“The victims’ texts to the alleged abuser appear to be her justification…regarding the roles of the individuals involved in the incident,” she said, adding that it is “very common for victims of domestic violence to blame themselves for some if not all aspects of the violence they endured and not report or recant statements.”
Oakland criminal defense attorney Michel Huff added that while “at face value, the text messages would appear to exonerate Majors, it is also fairly common for abuse victims to blame themselves and to resist charges against their abusers.”
“It is hard to know at this point what actually occurred,” Huff told The Daily Beast, noting that there are still so many unknown answers about the case that may not even make it to trial.
The reaction on social media might best be summed up by a tweet from journalist Raven Brunner: “‘I told them it was my fault for trying to grab your phone’ isn’t the flex Jonathan Majors and his lawyers think it is.”
In another tweet, civil rights activist DeRay Mckesson added: “Jonathan Majors’ [lawyer] thinks that she is playing chess not checkers and it is a total fail. I’m not sure what she’s playing at all but it certainly isn’t helping. The freedom hat, framing the woman an ‘emotional’ mess, and now these texts. Not checkers, not chess, no clue what game.”
Chaudhry’s past clients include Real Housewives of Salt Lake City’s Jen Shah, who was sentenced to prison this year for a telemarketing scheme, and Canadian screenwriter, director, and film producer Paul Haggis—who was found liable on three counts of rape and sexual abuse in a civil trial last year.
According to a Deadline courtroom report, Chaudhry characterized Haggis’ accuser as “a troubled and emotionally immature young woman who had sex with an older, famous man and mistakenly thought it was the beginning of something more, and recast it as a rape in revenge for being rejected.”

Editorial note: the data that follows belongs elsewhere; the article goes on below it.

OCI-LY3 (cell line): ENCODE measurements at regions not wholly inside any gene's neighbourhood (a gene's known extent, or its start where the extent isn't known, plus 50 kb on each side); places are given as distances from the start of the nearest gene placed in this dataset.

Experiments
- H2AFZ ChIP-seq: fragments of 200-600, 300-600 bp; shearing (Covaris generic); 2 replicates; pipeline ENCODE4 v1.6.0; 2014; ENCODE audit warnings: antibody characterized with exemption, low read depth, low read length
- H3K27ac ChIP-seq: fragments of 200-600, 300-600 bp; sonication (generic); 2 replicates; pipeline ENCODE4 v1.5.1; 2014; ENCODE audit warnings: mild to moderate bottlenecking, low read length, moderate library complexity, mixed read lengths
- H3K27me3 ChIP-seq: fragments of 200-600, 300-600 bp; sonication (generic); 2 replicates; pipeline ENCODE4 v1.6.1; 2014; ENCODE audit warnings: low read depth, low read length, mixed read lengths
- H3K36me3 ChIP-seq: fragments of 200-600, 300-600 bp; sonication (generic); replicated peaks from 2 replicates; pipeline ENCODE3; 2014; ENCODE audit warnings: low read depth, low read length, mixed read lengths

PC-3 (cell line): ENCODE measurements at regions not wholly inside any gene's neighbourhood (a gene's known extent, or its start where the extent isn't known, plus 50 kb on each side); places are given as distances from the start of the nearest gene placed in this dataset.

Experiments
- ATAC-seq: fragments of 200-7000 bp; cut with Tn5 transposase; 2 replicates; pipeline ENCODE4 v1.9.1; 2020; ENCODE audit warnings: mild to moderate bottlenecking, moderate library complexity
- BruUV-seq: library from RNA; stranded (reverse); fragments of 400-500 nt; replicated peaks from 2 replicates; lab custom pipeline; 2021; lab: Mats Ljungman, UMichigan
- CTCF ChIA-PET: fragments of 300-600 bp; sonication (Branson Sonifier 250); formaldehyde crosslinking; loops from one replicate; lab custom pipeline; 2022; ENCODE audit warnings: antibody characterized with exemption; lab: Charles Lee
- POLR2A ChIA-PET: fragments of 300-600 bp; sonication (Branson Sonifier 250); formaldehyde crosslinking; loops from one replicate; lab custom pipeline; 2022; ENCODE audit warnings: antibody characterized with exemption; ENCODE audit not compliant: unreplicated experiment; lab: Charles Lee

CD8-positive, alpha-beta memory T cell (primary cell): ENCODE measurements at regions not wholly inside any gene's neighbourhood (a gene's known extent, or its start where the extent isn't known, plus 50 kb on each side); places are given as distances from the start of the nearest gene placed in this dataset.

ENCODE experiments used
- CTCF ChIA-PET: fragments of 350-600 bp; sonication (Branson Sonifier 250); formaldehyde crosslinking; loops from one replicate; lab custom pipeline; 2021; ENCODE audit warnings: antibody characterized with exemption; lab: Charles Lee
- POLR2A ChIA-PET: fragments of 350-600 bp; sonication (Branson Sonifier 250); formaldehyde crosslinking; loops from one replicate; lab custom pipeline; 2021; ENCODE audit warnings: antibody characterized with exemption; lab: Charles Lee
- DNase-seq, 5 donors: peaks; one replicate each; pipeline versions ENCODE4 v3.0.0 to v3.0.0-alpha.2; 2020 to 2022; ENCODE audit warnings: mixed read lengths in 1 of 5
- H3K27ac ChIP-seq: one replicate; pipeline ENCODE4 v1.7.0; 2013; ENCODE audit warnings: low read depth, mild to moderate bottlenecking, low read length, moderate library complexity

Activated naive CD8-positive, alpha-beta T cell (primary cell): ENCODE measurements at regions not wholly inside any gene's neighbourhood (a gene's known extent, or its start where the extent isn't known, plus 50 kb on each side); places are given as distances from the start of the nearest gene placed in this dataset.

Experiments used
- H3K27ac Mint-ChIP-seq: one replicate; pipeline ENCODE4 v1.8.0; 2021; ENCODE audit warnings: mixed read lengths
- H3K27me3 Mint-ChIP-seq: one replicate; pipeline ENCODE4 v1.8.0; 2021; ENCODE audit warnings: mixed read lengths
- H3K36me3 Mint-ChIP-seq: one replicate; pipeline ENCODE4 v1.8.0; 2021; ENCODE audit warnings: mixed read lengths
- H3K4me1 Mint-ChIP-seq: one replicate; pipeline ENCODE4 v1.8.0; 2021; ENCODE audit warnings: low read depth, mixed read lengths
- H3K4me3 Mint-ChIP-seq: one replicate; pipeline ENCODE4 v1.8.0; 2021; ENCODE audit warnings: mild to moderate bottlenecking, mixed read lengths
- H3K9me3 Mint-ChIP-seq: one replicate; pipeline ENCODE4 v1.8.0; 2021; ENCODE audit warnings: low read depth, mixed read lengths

In her initial statement following Majors’ arrest, Chaudhry wrote that Saturday’s “incident came about” because his accuser “was having an emotional crisis, for which she was taken to a hospital yesterday.” She has also stated that her client was the one to call 911 on Saturday “due to concern for her mental health.”
Carol Wick, an activist who serves on UN Women’s Ending Violence Against Women Expert Roster, stressed that a “portion of a text message” only poses more questions about the relationship between Majors and his accuser—and that it is hard to jump to any conclusions on what happened during the incident.
“We have to pause and not rush to any judgment on any side,” Wick, who is also the president and CEO of Sharity Inc., told The Daily Beast. “But the allegations are serious. Weighing this in the court of public opinion, however, is never smart. We just don’t know. This is traumatizing.”
Wick added, however, that the hallmarks of most abusive relationships are gaslighting and coercive control.
“In abuse relationships, there is a lot of gaslighting where abusers try to convince their victims that what happened to them is their fault,” she added. “There is also coercive control, which is not violent but it is all about twisting the blame to the victim.”